Hollywood has waited patiently for the Federal Aviation Administration to grant exemptions for the use of unmanned aerial vehicles (UAVs) for film and video productions. The wait is over. After several years of wrangling, the FAA made it official, allowing six firms to go ahead and fly drones - the first time private companies legally can do so in the U.S. With Hollywood leading the way, the decision has huge implications for a broad range of industries.
Hollywood's exemption is the first granted to multiple companies and the first to open an entire industry for commercial drone use. This being Hollywood, expect plenty of publicity and statements from industry insiders. Neil Fried, MPAA senior vice president, is already on record in support of drones, saying that drones are "an innovative and safer option for filming. The new tool for storytellers will allow for creative and exciting aerial shots, and it's the latest in a myriad of new technologies being used by our industry to further enhance the viewer experience."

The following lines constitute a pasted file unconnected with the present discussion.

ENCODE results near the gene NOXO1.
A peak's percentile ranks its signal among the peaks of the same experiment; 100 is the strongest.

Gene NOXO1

Previously, many filmmakers had taken to shooting with drones in foreign countries to get the shots they wanted, notably the James Bond pic, Skyfall, in Turkey. With the FAA allowing Hollywood productions the legal exemption to fly drones, there also comes a long list of strict safety and compliance rules, aiming for safety and noninterference with commercial aviation. Federal authorities such as the National Park Service won't take these rules lightly and have already made it clear drones would be allowed to fill the air like a swarm of bees. One Danish tourist learned the hard way and got stung with a $3200 fine for failing to comply with government rules.
Despite the slow implementation, progress is being made - but it will continue to be slow going. With forty other requests for exemptions pending, there's quite a backlog the FAA needs to get through. Expect to see draft rules for integrating drones into national airspace by the beginning of 2015.